…to establish jurisdiction in cases where the defendant does not reside/carry on business in the forum state but the website in question is “universally accessible”, the plaintiff will have to show that the defendant purposefully availed the jurisdiction of the forum court.13

In other words what was required to establish jurisdiction was the defendant’s intention to engage in a commercial transaction specifically at a forum state. In the Impresario Entertainment case14, the High Court further clarified this position by differentiating between the purposeful availment test from the purposeful avoidance test. The Court explained that to decide jurisdiction, it was not enough for the defendant to show that he had avoided the forum state but rather essential for the plaintiff to prove that the defendant had purposely availed the jurisdiction of the forum state.

Another test that can be used to decide jurisdiction in e-commerce matters is the forum convenience test. This is a test derived from the general doctrine of forum non conveniens which pertains to all civil matters. The general principle is that a court can recognise that a select forum is inconvenient for the parties involved in a suit and can, in accordance with that recognition, send the case to a more appropriate court. This change is to be made in the interests of all the parties and intent of reaching end of justice. 15

In the Supreme Court’s decision in Kusum Ingots & Alloys Ltd. v. Union of India16, this principle was legitimised and allowed in the Indian context when it laid down that in appropriate cases as it deemed fit, the Court could refuse to exercise its discretionary jurisdiction by invoking the doctrine of forum convenience. Part of cause of action arising in a certain territorial jurisdiction cannot compel the relevant court to decide the case conclusively. Instead, they can choose to exercise this principle to concede and confer jurisdiction. In light of this, it is reasonable to infer that this principle can be applied to e-commerce matters, when appropriate, as well. Considering this is a legitimate principle under the law and has been affirmed by the Supreme Court, there is no reason why it cannot be applied.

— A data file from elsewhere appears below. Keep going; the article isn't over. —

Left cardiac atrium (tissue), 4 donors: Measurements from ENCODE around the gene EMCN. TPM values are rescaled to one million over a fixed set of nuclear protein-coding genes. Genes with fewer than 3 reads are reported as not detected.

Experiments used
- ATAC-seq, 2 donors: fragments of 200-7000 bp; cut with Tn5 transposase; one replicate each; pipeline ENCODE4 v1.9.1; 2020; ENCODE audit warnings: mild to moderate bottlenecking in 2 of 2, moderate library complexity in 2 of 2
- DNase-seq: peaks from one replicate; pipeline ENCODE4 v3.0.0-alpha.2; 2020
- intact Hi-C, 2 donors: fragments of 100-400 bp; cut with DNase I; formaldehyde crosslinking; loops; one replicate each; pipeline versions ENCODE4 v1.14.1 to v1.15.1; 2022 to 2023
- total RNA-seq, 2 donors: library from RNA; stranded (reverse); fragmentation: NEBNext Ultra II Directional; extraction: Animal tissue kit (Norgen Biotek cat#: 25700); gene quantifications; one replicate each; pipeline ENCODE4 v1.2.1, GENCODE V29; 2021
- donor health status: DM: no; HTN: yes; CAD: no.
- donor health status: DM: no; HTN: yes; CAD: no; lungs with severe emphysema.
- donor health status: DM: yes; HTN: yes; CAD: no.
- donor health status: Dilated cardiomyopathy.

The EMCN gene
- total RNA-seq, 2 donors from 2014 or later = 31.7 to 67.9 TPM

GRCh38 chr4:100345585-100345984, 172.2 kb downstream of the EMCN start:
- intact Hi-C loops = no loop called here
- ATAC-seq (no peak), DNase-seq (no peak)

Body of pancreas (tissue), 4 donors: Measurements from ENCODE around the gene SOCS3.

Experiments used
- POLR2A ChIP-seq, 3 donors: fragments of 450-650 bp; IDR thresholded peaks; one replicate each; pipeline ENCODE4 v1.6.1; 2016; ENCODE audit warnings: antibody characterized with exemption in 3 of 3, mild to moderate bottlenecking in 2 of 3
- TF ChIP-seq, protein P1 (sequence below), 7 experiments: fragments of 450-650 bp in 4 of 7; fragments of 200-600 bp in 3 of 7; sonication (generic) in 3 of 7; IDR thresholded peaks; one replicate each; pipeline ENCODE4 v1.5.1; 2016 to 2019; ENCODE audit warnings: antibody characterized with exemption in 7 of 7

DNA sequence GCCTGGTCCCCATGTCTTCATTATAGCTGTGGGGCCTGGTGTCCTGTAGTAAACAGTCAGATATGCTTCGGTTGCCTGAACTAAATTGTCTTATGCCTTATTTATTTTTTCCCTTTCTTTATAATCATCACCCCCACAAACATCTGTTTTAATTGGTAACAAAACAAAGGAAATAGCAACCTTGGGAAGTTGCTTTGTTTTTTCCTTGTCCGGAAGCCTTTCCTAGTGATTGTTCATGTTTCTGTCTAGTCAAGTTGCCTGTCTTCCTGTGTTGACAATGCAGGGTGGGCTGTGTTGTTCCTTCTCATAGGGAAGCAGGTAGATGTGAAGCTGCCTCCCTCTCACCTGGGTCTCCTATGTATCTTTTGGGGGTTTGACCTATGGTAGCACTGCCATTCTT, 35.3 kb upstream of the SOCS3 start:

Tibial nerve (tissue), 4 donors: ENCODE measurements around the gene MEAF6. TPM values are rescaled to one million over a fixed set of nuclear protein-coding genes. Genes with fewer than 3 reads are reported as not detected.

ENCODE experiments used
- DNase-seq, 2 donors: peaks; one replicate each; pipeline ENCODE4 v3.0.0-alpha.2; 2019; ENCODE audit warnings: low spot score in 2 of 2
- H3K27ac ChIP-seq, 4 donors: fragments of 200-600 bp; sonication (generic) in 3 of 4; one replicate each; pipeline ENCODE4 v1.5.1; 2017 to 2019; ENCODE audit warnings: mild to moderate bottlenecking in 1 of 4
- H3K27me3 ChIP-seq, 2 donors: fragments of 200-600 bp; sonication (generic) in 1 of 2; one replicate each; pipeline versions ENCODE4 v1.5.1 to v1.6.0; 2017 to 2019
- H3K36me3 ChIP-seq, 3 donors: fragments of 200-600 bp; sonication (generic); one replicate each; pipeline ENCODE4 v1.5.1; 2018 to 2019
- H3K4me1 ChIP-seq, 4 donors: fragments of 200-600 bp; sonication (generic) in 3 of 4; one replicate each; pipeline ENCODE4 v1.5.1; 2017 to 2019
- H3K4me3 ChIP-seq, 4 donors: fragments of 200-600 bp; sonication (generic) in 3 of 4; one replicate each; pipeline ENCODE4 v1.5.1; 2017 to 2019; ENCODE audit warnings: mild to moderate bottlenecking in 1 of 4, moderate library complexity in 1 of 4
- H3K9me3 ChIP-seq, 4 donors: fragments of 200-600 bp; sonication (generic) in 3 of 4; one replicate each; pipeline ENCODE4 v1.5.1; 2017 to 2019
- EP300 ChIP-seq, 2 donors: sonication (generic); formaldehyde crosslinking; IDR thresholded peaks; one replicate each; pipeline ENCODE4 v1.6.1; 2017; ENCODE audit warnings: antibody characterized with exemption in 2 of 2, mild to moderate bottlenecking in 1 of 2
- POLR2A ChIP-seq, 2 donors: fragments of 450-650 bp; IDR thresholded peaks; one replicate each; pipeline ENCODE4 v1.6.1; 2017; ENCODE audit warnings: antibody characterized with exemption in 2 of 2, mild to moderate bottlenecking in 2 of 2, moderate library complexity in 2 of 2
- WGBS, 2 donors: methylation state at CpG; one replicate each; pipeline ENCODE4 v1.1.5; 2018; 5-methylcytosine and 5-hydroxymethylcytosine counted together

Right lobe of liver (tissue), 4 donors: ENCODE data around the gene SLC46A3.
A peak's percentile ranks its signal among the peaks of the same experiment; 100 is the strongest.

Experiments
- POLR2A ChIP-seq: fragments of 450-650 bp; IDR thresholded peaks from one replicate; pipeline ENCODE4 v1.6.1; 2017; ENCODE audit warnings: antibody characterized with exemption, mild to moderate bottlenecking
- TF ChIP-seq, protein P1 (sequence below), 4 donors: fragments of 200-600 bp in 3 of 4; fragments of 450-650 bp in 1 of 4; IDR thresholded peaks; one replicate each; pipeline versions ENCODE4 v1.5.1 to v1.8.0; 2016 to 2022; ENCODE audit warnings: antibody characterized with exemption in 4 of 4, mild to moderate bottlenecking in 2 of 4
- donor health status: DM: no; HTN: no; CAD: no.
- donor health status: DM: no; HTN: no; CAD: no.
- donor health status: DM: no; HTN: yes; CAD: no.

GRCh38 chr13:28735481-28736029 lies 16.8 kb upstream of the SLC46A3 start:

While Indian courts have not adopted a specific manner of adjudication, there are many more available tests derived from law across the world that can be applied and derived for deciding jurisdiction in e-commerce disputes. One such significant example is the minimum contacts test. This is a test based on a theory first instituted in the US Supreme Court’s decision in International Shoe Co. v. Washington 17. It governs personam jurisdiction in a forum state when parties are “non-residents”. Curiously, this theory works where the personam jurisdiction is derived from connections and contacts to forum state. It can be applied if the court feels that a person has “sufficient minimum contacts” – which may be the defendant’s physical presence, conferred jurisdiction through a contract, a stream of commerce, etc.

More tests like the substantial connection test18, zippo test19 and the effects test20 are also continually being adopted for e-commerce cases abroad. Clearly, there is a substantial number of precedents available internationally, regarding jurisdiction in e-commerce. Ultimately, it is up to Indian courts to decide which test is most suitable for them or to come up with a new test altogether. 

Analysing Indian judicial precedents

With the advent of the internet and e-commerce, Indian courts as well as courts around the world are having a difficult time in deciding the place where a person can sue, or which courts shall have the requisite jurisdiction. This becomes increasingly complicated because e-commerce is not like the traditional business transaction. It involves various intermediaries before the final product reaches the beneficiary. When there are more people involved, things get even more complicated as far as exact jurisdiction, and the power of courts are concerned. This section of the paper will try and analyse Indian case laws to provide some clarity in cases pertaining to e-commerce.